If there is one segment of the pediatric population that should have the padding of a hockey player, the toddler would be the candidate. Not only are these children experiencing the "terrible twos," but they're attempting to defy gravity. Depending on the child, numerous micro-injuries are assured. As they learn to maneuver and balance with two legs, they propel themselves forward, often crashing head-first into coffee tables and other household furniture that may be in harm's way.
The opposite is also true. Learning to find balance often lands the little ones on their bottoms. I always share with my patients who are parents that if they received a dollar for every fall their child will experience prior to the age of five, they could completely fund a college degree. Unfortunately, parents cannot be expected to prevent each and every tumble.
There are two questions the chiropractor must ask themselves in their practice: Does each fall cause a subluxation, and how often do children need to be adjusted?
There is no absolute answer regarding falls and subluxations. Sixteen years of clinical pediatric experience and understanding of the osseous development in children goes into my assessment. Once can assume that each fall, unless it is a macro-injury, may not insult the spine to the degree of vertebral subluxation. However, each microtrauma may accumulate, and eventually (the fifth, tenth or hundredth tumble or crash) may be the last stress the body is able to handle; so the presence of subluxation may finally manifest.
What should be the protocol for how often a child should be adjusted? The question that should be posed is, how often should the pediatric spine be examined for subluxation? The tumbling toddler, adventurous preschooler and active school child all need to be considered on an individual basis. If this child is active under the age of five, then checking the spine twice a month should be recommended. Checking the spine for subluxation without positive exam findings does not justify random adjusting twice a month. A child who does not have numerous falls or is more passive in their lifestyle should be examined for subluxations every four to six weeks.
The fall from one height to another is a great concern. Children, not understanding the consequences of a fall, climb to heights that even most adults would not consider without great care. A study of 536 infants conducted by the National Safety Council discovered that 255 (47.5%) had fallen from a high place during the first year of life. This can occur simply by leaving an infant unattended while on a changing table, couch or bed.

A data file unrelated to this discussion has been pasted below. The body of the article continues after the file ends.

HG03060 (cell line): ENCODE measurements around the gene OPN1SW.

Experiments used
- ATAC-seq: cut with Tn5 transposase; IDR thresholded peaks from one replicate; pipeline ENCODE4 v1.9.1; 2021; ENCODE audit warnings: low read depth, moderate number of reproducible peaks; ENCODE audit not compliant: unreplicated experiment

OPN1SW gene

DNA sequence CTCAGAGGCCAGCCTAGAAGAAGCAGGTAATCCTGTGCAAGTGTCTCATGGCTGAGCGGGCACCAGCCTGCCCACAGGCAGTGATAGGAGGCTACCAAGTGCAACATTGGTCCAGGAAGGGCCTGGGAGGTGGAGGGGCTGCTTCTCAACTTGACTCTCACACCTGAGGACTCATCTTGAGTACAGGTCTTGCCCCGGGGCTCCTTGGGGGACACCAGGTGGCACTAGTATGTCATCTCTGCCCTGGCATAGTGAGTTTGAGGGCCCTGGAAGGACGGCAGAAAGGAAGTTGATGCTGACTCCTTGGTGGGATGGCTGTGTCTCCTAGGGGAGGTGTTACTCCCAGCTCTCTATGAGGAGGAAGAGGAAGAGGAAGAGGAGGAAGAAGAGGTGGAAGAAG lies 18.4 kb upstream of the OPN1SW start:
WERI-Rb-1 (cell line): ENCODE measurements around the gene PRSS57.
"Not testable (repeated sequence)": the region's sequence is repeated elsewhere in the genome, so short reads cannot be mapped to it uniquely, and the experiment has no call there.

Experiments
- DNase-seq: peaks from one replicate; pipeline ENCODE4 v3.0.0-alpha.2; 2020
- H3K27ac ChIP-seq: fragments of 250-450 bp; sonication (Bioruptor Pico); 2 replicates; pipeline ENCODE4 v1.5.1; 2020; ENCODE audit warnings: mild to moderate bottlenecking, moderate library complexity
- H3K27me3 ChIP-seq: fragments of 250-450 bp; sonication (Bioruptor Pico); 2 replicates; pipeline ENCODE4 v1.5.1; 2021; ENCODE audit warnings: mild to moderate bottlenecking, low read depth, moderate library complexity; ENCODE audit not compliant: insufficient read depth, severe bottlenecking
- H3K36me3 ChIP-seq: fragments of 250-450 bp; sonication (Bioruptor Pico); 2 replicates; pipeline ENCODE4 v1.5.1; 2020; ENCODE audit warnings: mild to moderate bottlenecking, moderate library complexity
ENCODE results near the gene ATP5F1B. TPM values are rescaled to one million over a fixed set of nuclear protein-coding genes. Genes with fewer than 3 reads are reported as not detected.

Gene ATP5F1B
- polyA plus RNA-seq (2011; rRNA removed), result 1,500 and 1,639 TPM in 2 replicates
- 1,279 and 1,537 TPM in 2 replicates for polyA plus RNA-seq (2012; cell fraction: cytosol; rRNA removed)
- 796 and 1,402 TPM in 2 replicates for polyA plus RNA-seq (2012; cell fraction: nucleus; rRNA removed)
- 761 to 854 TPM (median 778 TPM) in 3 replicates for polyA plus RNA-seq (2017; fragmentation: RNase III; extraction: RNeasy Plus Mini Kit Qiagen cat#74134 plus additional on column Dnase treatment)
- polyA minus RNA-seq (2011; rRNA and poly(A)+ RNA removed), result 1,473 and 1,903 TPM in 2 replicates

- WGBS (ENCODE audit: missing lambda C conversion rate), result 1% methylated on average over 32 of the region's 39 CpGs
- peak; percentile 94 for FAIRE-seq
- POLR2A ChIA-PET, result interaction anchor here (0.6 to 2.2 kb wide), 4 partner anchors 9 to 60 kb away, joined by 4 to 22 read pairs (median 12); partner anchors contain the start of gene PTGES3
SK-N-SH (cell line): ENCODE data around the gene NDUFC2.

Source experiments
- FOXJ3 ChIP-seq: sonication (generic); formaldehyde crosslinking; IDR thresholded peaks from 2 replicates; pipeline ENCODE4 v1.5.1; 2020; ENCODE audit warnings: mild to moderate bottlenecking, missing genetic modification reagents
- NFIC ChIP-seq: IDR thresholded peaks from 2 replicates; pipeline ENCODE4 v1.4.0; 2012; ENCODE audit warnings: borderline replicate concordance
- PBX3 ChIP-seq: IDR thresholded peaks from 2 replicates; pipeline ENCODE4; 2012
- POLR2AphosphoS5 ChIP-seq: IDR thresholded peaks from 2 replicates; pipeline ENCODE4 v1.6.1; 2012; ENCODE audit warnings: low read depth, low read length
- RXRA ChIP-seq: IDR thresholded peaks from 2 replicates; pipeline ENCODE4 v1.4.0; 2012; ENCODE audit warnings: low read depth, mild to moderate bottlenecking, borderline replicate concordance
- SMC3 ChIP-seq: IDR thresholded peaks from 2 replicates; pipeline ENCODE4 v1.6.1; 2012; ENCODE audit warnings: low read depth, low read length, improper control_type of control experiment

Micro and macrotrauma, with unilateral sports and activities, as well as repetitive and postural habits, are all considered a part of the normal life of children. It is the occurrence of these factors that can influence the spine from developing with bilateral symmetry to asymmetry.
A 1990 study from the U.S. Consumer Product Safety Commissioner revealed that almost a quarter of a million children under the age of 15 were treated for injuries related to playground equipment. The majority of these accidents were falls, with approximately 50% resulting in head and neck trauma. The recorded injuries occurred on the following equipment: swings, 87,000; monkey bars, 68,000; slides, 49,000; seesaws, 11,000; and other equipment, 22,000.
A 1994 study from the same commission reveals the following statistics (including the adult population) of common injuries: stairs and ramps, 1,946,602; toboggans and sleds, 53,870; and amusement park attractions, 15,914. And the bicycle is another source of childhood trauma. More than 50,000 children a year are treated for head trauma (due to not wearing a helmet) and neck trauma.
Older children have their own set of problems. Longer classroom hours and homework projects usually lead to unavoidable slouching habits. Sports activities that demand a level of competitiveness can increase the complexity of injuries. Wearing heavy backpacks incorrectly and long hours on computers are just a few stresses you can expect to find with the average teenager.
For those of our colleagues who practice wellness or family care, we know the importance of rendering early care to the developing pediatric spine and nervous system. It is far easier to improve biomechanical and neurophysiological function of the young than to attempt to expect these same dramatic changes in the adult population.
Our profession should also recognize that many of our colleagues choose not to provide family care in their community. If this is the case in your practice, I would suggest that you develop a relationship with a colleague in your town, so that you may refer interested families to their practice. Why not have your own children evaluated by a family chiropractor; their clinical skills from years of examining and adjusting children may detect a subtle problem in the spine that you may have overlooked.
The responsibility of the family chiropractor is to educate parents and older children to proper spinal hygiene habits. The chiropractor should inform parents from the beginning about the importance of regular chiropractic examinations. Parents should know that a regular chiropractic examination does not always warrant the necessity of a spinal adjustment at that visit.
Claudia Anrig, DC
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